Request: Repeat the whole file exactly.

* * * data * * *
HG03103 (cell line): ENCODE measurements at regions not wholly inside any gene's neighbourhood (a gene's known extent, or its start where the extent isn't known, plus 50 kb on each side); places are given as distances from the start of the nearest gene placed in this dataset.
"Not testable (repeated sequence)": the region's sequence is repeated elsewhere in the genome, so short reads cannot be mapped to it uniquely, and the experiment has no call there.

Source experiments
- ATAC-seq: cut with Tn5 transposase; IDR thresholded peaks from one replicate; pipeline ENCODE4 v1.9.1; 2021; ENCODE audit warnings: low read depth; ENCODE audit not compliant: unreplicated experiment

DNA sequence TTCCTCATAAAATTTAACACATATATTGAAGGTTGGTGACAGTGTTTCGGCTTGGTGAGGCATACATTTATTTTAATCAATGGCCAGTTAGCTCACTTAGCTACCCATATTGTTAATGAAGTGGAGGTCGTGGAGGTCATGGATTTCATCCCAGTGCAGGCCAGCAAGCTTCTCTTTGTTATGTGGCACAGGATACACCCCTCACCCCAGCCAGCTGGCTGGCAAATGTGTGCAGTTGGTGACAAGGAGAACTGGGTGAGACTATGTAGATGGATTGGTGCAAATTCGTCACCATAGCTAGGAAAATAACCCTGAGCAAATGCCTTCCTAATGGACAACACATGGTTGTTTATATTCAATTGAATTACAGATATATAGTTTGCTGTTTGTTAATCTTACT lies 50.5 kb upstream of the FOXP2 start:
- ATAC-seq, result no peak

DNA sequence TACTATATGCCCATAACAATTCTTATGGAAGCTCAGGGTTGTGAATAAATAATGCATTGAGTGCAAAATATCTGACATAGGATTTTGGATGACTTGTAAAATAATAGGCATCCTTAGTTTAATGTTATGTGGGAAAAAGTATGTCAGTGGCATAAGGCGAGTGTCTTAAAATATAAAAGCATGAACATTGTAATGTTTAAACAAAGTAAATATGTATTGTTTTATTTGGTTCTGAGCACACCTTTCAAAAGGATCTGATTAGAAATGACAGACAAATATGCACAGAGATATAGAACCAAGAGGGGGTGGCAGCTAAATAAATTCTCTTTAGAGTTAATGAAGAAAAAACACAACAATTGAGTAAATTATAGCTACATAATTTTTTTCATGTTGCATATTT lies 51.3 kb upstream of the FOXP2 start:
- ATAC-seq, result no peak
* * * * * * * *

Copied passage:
HG03103 (cell line): ENCODE measurements at regions not wholly inside any gene's neighbourhood (a gene's known extent, or its start where the extent isn't known, plus 50 kb on each side); places are given as distances from the start of the nearest gene placed in this dataset.
"Not testable (repeated sequence)": the region's sequence is repeated elsewhere in the genome, so short reads cannot be mapped to it uniquely, and the experiment has no call there.

Source experiments
- ATAC-seq: cut with Tn5 transposase; IDR thresholded peaks from one replicate; pipeline ENCODE4 v1.9.1; 2021; ENCODE audit warnings: low read depth; ENCODE audit not compliant: unreplicated experiment

DNA sequence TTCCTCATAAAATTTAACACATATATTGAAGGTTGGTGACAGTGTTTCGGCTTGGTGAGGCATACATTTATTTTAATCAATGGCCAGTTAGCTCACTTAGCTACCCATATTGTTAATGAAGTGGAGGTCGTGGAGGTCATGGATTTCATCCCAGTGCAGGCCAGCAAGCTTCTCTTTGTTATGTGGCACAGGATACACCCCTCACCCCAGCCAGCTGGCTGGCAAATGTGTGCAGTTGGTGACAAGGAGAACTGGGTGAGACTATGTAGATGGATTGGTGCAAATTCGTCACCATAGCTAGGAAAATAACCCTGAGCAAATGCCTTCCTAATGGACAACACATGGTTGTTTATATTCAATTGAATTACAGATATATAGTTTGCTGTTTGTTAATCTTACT lies 50.5 kb upstream of the FOXP2 start:
- ATAC-seq, result no peak

DNA sequence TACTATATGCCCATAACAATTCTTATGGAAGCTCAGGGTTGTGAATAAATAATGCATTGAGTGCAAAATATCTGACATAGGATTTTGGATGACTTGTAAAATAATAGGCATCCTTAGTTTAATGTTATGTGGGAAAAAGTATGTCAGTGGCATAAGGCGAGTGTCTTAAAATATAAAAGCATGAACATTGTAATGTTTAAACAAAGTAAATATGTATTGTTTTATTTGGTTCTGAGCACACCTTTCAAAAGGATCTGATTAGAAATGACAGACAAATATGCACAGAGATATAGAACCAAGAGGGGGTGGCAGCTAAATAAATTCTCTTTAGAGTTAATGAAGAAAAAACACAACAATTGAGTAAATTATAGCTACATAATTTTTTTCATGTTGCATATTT lies 51.3 kb upstream of the FOXP2 start:
- ATAC-seq, result no peak